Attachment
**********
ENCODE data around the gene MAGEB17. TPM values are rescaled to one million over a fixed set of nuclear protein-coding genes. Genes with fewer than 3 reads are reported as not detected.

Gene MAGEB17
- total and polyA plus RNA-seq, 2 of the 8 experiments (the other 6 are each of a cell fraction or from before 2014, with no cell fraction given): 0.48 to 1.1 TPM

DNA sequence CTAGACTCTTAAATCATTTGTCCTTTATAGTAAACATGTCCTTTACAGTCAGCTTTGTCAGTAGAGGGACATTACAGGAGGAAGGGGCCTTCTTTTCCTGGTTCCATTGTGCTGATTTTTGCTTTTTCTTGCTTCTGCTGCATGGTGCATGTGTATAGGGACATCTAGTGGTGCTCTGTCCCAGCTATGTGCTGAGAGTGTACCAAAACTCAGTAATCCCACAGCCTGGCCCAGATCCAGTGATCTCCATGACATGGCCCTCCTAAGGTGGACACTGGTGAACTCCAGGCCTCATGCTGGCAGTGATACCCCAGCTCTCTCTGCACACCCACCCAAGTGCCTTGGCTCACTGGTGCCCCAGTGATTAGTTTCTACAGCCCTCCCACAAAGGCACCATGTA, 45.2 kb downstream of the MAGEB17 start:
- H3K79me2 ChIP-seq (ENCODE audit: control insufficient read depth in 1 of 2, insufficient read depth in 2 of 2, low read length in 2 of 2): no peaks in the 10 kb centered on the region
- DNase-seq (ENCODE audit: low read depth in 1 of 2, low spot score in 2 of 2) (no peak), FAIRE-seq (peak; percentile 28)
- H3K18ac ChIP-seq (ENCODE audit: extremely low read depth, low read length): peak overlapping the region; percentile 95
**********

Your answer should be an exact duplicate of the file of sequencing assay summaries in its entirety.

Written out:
ENCODE data around the gene MAGEB17. TPM values are rescaled to one million over a fixed set of nuclear protein-coding genes. Genes with fewer than 3 reads are reported as not detected.

Gene MAGEB17
- total and polyA plus RNA-seq, 2 of the 8 experiments (the other 6 are each of a cell fraction or from before 2014, with no cell fraction given): 0.48 to 1.1 TPM

DNA sequence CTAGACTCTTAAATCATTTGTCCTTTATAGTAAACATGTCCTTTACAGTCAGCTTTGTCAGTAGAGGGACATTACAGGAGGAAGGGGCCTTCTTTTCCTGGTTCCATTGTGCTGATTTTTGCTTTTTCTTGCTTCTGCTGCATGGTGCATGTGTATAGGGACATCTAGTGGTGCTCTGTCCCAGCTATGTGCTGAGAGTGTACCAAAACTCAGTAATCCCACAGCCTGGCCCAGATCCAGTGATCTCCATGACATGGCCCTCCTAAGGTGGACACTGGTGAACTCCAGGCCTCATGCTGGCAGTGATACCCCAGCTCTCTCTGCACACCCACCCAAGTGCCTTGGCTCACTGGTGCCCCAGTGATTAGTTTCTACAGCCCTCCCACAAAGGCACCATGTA, 45.2 kb downstream of the MAGEB17 start:
- H3K79me2 ChIP-seq (ENCODE audit: control insufficient read depth in 1 of 2, insufficient read depth in 2 of 2, low read length in 2 of 2): no peaks in the 10 kb centered on the region
- DNase-seq (ENCODE audit: low read depth in 1 of 2, low spot score in 2 of 2) (no peak), FAIRE-seq (peak; percentile 28)
- H3K18ac ChIP-seq (ENCODE audit: extremely low read depth, low read length): peak overlapping the region; percentile 95